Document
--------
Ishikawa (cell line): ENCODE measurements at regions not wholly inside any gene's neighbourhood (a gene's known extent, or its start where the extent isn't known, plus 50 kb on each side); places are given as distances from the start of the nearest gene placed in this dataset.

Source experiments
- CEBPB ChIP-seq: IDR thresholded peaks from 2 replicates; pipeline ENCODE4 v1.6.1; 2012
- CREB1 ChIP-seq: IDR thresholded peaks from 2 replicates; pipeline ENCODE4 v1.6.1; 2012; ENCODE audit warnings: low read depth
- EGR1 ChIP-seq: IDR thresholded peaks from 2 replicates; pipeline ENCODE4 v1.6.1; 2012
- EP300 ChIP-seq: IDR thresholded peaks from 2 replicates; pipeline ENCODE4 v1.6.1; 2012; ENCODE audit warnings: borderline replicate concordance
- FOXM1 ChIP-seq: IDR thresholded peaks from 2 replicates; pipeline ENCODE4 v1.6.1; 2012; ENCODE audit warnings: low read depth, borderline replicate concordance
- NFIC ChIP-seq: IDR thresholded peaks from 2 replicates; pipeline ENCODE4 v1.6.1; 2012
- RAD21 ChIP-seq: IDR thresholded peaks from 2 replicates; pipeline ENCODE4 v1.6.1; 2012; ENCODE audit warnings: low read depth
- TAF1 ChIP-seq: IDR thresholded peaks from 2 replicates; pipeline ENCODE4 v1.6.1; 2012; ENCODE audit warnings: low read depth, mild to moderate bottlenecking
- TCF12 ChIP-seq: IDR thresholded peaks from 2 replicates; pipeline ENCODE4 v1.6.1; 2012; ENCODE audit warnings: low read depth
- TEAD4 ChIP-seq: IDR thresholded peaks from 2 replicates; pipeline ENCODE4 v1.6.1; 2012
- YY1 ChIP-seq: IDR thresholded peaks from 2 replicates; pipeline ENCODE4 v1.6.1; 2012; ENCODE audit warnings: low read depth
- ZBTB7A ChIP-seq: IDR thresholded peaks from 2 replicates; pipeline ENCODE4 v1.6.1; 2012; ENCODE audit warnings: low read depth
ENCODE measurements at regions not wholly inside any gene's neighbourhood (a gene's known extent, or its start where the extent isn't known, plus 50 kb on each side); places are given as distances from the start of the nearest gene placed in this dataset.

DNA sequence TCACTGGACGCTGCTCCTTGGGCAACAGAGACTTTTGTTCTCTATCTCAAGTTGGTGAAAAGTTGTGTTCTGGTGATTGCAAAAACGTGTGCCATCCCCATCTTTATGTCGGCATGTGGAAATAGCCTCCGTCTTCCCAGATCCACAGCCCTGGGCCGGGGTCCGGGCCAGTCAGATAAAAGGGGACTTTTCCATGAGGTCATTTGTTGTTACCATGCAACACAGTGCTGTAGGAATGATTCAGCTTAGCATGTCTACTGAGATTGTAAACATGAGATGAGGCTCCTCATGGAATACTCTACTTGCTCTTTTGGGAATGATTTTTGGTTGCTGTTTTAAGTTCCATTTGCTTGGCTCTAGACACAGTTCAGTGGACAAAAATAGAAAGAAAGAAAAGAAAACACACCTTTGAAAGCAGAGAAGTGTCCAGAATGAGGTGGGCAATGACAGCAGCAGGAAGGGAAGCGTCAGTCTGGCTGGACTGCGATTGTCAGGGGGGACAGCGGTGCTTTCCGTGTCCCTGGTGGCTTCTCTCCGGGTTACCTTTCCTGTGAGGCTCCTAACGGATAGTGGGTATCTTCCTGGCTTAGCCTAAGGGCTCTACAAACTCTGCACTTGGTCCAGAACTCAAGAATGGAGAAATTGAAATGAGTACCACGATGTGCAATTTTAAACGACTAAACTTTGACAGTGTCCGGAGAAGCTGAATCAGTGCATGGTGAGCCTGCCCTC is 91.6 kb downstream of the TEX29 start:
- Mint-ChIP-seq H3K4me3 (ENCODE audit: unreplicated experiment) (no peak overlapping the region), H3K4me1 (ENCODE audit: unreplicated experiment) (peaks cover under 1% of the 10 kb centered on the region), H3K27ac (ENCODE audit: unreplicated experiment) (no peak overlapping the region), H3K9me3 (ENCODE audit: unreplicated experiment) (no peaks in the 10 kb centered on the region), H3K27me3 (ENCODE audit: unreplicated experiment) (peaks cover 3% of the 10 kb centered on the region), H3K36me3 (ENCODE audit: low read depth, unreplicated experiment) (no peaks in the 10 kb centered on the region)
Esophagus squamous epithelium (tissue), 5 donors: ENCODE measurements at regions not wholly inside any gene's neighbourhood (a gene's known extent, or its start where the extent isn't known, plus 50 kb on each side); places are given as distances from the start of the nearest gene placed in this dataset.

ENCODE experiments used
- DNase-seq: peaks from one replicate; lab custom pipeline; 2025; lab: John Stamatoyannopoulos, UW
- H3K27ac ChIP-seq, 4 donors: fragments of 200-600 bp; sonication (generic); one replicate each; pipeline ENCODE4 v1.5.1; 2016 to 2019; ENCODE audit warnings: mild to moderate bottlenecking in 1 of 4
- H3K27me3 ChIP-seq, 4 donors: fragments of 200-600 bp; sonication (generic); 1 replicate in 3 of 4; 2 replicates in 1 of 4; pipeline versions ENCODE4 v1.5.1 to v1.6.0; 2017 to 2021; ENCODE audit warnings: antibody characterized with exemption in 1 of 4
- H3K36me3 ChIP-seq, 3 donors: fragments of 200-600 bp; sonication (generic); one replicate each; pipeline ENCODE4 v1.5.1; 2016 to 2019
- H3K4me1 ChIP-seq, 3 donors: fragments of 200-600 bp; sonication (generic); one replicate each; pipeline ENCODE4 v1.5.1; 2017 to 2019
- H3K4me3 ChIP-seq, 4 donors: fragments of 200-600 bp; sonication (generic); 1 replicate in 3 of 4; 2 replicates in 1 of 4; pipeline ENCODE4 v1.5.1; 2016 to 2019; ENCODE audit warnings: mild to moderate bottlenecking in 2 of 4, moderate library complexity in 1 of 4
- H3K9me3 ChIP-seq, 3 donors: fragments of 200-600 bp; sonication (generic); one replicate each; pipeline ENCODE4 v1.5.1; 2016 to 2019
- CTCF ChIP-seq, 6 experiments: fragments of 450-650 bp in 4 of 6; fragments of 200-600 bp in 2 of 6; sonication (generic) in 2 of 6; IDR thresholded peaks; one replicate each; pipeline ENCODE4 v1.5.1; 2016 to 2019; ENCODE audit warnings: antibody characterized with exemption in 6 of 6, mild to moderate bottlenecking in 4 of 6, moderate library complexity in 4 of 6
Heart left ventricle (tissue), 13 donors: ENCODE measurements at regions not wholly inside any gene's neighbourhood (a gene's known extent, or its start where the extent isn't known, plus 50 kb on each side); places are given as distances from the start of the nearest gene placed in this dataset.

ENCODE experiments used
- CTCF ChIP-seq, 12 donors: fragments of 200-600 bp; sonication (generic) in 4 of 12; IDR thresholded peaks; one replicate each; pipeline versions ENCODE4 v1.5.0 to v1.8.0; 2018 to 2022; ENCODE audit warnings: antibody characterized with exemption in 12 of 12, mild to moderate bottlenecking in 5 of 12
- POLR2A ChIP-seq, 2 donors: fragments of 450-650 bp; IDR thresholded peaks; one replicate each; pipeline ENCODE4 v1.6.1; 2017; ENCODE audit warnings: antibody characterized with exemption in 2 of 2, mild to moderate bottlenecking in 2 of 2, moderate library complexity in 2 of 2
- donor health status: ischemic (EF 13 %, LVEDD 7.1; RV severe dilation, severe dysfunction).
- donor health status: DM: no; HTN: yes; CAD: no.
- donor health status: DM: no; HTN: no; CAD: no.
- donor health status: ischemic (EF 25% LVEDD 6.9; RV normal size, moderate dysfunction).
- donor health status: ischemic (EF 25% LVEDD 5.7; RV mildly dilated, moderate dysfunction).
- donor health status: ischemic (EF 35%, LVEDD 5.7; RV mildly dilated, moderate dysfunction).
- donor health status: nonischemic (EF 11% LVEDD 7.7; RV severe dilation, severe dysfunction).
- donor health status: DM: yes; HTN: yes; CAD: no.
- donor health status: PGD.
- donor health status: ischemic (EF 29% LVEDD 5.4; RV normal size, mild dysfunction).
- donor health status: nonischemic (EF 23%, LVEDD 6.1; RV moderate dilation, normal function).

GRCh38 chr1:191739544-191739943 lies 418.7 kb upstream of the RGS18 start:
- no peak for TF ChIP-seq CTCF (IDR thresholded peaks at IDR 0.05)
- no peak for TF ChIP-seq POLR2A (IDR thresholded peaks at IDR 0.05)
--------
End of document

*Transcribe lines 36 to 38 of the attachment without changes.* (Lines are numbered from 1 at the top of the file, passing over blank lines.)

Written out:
- donor health status: ischemic (EF 25% LVEDD 5.7; RV mildly dilated, moderate dysfunction).
- donor health status: ischemic (EF 35%, LVEDD 5.7; RV mildly dilated, moderate dysfunction).
- donor health status: nonischemic (EF 11% LVEDD 7.7; RV severe dilation, severe dysfunction).